US country rock pioneer Don Everly, who was the surviving half of the Everly Brothers, has died aged 84 after a career delighting fans with a string of hits such as “Bye Bye Love” and “Wake Up Little Susie.”
His death Saturday in the music hub of Nashville, Tennessee was announced by the Country Music Hall of Fame, which called him “one of the most talented and impactful artists in popular music history.” No cause was provided.
Tributes from the music world were led by Carole King, Roy Orbison Jr and Julian Lennon, who tweeted: “R.I.P. Don Of ‘The Everly Brothers’ who along with his brother Phil, wrote some of the most memorable & classic songs of all time… Thank You for the Music.”
The duo, credited with influencing rock and country singers for decades, were among the inaugural honorees in the Rock and Roll Hall of Fame in 1986, alongside Elvis Presley, Chuck Berry, Little Richard, Buddy Holly and Jerry Lee Lewis. In 2001 they were inducted into its country counterpart.
Don’s brother Phil Everly died in 2014, aged 75.
The duo’s high-pitched, fluid harmonies brought them a series of hit ballads and rock tunes. “Wake Up Little Susie” and “All I Have to Do Is Dream” both topped the US charts in the 1950s.
Their output dropped off in the 1960s but they still chalked up favorites such as “Cathy’s Clown” and “Crying in the Rain.”
The group had a profound impact on the musical world, with their close harmonies emulated by groups including Simon & Garfunkel and the Beatles, as well as the Beach Boys, the Byrds, the Bee Gees and the Eagles.
Paul Simon later said the Everlys “were the most beautiful sounding duo I have ever heard.”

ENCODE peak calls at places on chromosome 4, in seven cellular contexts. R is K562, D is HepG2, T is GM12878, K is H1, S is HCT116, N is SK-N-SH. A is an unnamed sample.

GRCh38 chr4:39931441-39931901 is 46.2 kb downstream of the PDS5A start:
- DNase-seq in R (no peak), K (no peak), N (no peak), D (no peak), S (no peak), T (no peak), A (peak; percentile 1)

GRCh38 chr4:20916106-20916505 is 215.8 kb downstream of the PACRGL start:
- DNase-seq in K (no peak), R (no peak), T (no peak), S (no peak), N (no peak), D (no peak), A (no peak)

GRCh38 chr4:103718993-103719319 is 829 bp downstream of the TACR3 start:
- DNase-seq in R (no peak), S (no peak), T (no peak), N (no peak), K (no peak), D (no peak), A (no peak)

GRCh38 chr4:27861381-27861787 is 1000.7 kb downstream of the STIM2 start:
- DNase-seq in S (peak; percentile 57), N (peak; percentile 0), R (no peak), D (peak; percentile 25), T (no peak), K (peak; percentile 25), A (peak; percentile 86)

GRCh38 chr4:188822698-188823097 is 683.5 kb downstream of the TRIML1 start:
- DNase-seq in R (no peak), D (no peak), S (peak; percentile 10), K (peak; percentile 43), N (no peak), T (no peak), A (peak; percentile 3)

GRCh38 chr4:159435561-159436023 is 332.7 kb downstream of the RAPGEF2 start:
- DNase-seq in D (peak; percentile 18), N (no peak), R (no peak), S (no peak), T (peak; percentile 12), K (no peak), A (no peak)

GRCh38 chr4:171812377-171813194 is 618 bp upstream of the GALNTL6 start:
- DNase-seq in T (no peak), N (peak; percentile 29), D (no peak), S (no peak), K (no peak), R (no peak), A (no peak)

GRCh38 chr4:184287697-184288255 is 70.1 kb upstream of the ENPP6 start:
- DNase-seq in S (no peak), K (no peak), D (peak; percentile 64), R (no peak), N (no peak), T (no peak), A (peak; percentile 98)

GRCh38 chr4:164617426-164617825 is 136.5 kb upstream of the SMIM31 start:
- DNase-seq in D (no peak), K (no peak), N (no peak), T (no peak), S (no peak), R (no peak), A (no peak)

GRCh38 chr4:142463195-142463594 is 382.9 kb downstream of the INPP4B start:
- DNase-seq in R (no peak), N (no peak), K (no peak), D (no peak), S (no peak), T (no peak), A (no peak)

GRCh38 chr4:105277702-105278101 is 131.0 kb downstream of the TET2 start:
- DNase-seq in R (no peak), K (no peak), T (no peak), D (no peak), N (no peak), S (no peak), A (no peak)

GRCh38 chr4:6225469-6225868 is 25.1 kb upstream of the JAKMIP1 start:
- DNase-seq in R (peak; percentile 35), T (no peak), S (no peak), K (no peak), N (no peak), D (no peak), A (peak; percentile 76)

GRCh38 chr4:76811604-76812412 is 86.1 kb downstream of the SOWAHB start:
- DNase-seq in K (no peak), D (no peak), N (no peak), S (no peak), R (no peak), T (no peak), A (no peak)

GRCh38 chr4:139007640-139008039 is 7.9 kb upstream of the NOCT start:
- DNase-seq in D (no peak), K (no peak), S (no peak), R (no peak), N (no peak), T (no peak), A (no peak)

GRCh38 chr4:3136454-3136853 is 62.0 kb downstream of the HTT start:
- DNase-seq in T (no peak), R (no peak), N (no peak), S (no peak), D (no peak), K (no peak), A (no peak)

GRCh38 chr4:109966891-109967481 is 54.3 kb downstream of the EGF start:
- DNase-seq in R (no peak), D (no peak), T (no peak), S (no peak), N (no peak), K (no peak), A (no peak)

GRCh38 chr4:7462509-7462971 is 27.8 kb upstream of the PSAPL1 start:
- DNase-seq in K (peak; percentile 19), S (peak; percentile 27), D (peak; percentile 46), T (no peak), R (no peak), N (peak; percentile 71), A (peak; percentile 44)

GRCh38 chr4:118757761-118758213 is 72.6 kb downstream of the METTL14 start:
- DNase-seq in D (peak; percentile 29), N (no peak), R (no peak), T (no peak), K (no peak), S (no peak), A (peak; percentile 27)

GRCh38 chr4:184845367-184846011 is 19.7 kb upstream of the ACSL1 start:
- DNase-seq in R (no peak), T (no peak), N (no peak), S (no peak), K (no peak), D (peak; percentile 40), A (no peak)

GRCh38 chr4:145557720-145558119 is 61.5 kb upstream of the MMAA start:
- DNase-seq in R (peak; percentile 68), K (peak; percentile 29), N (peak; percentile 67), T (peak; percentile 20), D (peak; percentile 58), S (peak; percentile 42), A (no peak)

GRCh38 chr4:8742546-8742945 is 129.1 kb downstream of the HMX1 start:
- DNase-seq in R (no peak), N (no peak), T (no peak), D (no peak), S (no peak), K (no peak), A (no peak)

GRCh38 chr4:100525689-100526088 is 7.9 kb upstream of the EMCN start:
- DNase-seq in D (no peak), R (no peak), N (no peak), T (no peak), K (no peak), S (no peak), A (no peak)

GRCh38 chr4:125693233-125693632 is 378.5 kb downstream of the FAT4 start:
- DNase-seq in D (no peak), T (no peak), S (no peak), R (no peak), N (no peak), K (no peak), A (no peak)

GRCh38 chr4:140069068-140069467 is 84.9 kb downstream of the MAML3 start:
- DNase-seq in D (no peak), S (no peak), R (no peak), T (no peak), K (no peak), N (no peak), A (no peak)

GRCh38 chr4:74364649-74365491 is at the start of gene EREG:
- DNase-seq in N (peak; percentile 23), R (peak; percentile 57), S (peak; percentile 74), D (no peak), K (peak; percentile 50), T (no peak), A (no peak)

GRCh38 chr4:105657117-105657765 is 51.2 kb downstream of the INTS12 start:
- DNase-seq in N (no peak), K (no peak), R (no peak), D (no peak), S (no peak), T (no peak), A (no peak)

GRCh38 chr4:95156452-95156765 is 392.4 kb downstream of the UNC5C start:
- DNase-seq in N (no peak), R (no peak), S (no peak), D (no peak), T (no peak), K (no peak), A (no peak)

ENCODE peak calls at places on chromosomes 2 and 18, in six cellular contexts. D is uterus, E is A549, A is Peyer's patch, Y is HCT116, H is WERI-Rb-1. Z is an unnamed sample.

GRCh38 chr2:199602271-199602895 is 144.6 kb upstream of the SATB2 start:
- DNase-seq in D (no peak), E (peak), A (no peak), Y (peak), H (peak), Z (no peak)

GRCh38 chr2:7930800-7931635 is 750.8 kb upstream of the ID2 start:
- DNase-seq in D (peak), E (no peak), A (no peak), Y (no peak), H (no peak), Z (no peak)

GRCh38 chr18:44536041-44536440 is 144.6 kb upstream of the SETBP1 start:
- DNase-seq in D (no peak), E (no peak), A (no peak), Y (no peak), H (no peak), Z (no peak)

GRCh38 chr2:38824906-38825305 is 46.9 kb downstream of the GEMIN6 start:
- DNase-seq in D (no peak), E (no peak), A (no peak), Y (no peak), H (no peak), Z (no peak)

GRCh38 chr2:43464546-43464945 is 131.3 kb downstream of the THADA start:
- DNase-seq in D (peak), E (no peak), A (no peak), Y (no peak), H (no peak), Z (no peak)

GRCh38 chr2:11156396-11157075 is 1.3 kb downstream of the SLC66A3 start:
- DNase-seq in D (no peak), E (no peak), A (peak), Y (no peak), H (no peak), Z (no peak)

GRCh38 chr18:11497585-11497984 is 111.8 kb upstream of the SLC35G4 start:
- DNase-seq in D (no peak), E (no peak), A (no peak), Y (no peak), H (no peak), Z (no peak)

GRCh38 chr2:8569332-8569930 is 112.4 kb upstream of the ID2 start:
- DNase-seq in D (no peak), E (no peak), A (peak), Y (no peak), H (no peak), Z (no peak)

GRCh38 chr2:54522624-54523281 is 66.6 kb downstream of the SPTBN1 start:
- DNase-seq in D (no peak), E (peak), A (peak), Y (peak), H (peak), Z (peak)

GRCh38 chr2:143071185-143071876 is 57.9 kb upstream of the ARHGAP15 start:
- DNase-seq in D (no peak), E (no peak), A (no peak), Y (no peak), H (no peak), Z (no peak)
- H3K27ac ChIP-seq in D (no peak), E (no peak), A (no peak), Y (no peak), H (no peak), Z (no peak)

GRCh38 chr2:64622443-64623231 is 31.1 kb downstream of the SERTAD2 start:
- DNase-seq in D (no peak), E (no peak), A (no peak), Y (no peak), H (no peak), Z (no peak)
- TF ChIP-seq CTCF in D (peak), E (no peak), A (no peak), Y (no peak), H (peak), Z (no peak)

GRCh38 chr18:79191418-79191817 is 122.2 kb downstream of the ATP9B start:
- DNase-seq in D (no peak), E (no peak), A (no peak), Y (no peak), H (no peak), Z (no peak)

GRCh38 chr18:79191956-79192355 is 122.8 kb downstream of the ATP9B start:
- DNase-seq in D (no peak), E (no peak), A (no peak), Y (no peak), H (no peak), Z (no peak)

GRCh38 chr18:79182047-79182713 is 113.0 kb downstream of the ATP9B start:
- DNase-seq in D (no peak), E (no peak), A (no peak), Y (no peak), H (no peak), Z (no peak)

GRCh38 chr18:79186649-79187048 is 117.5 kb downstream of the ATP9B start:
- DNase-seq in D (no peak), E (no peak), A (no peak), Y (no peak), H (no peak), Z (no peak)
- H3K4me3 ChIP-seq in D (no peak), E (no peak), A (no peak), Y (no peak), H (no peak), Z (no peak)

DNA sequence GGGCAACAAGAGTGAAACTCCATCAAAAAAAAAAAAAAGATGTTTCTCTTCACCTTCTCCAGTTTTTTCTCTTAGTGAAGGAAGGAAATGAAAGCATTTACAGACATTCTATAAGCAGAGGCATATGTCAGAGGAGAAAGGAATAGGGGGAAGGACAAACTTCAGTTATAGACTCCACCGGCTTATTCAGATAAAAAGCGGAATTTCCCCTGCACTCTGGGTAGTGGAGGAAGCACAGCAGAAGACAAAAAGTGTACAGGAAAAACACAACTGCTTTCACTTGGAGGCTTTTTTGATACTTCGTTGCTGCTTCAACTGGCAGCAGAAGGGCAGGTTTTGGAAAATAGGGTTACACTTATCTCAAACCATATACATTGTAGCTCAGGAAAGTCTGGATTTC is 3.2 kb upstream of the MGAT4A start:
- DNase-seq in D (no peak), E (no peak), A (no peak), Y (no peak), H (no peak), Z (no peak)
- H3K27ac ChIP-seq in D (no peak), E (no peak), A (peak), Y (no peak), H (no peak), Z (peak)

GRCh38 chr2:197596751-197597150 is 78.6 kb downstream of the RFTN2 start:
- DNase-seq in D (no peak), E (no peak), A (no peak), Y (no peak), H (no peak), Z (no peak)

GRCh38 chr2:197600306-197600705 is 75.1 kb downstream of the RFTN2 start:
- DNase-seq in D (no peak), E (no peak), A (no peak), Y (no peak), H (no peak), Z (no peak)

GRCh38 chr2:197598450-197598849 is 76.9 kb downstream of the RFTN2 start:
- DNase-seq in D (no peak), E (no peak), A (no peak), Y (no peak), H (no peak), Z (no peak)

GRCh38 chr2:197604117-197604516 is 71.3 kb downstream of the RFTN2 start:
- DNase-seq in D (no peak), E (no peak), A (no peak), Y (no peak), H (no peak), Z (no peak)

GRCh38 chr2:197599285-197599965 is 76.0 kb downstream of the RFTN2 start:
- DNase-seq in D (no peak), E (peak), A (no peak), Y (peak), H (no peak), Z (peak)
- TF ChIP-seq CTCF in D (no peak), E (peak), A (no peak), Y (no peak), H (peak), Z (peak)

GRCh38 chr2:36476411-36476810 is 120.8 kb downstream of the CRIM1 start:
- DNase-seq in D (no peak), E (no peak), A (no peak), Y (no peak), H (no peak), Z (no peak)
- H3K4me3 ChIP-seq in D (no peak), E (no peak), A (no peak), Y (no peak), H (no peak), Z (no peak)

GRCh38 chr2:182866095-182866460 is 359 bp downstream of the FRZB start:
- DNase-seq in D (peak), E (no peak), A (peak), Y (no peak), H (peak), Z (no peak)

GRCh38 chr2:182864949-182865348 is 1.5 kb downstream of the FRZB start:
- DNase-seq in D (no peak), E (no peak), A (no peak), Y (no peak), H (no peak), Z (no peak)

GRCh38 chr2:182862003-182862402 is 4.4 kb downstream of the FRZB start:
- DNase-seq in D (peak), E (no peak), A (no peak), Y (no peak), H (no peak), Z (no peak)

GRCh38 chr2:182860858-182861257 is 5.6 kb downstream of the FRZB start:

Rolling Stone magazine placed the group No. 1 on its list of the “20 Greatest Duos of All Time.”
The Everlys grew up in Iowa in a musical family — father Ike, originally a coal miner, was a talented guitarist — and by high school they had already drawn the help of a powerful mentor and promoter in famed guitarist Chet Atkins, a family friend.
“Bye Bye Love,” hit No. 1 in 1957. The pair signed with Warner Bros. Records in 1960, but joined the US Marine Reserves the following year, leading to a slowdown in their production.
Their popularity also faded as tastes changed and fans turned toward the groups of the so-called British Invasion.
Their last top-10 hit, “That’s Old Fashioned,” came in 1962, though they continued to record and tour.
The group broke up in 1973 — following a very public guitar-smashing dispute on a California stage — but had an emotional reunion performance 10 years later in London’s Royal Albert Hall and continued to perform occasionally until Phil’s death in 2014.
Country music singer-songwriter Gretchen Peters recalled the “mysterious alchemy” of the brothers’ harmonies.
“I heard it as a kid in Simon & Garfunkel, (then) later Gram & Emmylou, then made my way upriver to the Everlys. Pure magic. RIP Don Everly.”